The package cuts the assumed rate of investment returns to 7.5%. The plans have been using either an 8% or 8.5% rate. While any reduction is viewed positively by the market and analysts, some have warned 7.5% is too high.

Pew’s April review of states’ 2016 figures put the median return assumption at 7.5%, but said state pension plans had generated just 6% returns over the past decade and various projections suggest the average will land around 6.5% over the next decade. If states had used the 6.5% rate, net pension liabilities of $1.4 trillion would have jumped by another $382 billion.

The Minnesota package also altered assumptions tied to payroll growth, salary increases, and mortality scales.

The state will provide $9.5 million annually in 2019 and 2020 and $14 million annually beginning in 2021 to subsidize the higher local government funding demands. State aid to districts will rise to help offset their higher contributions.

The total costs to the state for higher contributions and aid is $27 million in fiscal 2019 and then $114 million in the next biennial budget. S&P views the costs as affordable given a February revenue forecast that projected a $329 million surplus in the current biennium that runs through June 30, 2019 and a $251 million in the next biennium.


Dayton this year signed a $1.5 billion capital budget known as the “bonding bill” despite his anger over the funding mechanism and spending levels he warned fall short of what’s needed for higher education, public lands, and environmental work.

He had proposed a $1.5 billion plan but he wanted to fund most of the infrastructure projects with borrowing. The approved legislation uses about $800 million of borrowing while dipping into non-general funds for the remainder.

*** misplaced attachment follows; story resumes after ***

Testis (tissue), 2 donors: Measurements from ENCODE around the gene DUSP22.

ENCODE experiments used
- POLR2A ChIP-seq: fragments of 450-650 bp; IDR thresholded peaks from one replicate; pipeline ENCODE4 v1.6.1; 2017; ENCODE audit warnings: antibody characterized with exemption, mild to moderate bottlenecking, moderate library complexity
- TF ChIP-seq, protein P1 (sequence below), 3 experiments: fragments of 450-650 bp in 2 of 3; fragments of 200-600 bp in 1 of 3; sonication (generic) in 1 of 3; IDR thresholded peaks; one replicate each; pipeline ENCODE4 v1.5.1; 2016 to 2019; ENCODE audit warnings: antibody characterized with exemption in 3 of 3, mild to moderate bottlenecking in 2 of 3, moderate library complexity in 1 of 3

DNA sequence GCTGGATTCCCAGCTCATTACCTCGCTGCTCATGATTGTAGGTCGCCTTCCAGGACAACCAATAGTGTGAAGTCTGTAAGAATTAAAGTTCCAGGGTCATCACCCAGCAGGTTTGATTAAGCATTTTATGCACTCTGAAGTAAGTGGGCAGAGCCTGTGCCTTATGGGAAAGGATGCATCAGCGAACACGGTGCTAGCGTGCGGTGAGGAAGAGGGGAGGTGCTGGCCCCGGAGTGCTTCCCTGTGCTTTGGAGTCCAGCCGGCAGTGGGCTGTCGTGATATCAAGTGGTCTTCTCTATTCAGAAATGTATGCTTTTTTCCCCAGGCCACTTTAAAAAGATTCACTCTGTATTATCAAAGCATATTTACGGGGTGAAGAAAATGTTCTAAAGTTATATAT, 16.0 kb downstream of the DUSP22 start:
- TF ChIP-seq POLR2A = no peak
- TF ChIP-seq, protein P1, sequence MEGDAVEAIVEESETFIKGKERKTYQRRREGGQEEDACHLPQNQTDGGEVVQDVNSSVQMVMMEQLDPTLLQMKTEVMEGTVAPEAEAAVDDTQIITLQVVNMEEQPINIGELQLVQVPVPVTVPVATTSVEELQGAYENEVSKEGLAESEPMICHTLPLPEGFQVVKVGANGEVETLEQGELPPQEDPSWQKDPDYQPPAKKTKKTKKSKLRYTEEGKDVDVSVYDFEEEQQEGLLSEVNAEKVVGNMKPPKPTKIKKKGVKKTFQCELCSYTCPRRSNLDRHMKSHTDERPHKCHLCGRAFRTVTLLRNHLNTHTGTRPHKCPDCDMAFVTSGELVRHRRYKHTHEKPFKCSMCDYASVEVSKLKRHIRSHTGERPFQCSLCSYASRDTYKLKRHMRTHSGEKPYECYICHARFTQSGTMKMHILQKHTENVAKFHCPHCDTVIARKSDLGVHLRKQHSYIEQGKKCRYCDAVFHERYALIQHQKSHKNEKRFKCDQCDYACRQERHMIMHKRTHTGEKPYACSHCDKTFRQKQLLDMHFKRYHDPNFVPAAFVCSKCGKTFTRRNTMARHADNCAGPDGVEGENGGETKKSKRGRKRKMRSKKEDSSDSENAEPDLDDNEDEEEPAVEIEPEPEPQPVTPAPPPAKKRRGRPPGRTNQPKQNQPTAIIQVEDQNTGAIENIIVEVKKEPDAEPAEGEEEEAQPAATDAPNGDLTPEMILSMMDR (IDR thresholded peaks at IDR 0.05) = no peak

“I am signing this bill, despite my objections, because areas throughout Minnesota need the projects and the jobs which it will provide,” Dayton wrote in a letter to legislative leaders.

The state returns to the market in August with its annual general obligation sale that will provide financing for the new bonding bill and past ones. “We are still determining the size, but it will all be new money, no refundings,” said Minnesota Management Budget spokesman Keith Hovis.

The state opened the biennium with a $3.3 billion balance and has nearly $2 billion in reserves.

Minnesota got back its AAA rating from Fitch Ratings in July 2016. Moody's Investors Service and S&P rate the state Aa1 and AA-plus.

A Nuveen Asset Management report earlier this year highlighted the market’s strong regard for the state's paper but had warned that pensions were a sore spot. State GOs consistently trade within 10 basis points of national AAA benchmark yields. “We expect Minnesota municipal debt will continue to see strong demand due to favorable credit perceptions and relatively high state income tax rates,” the report said.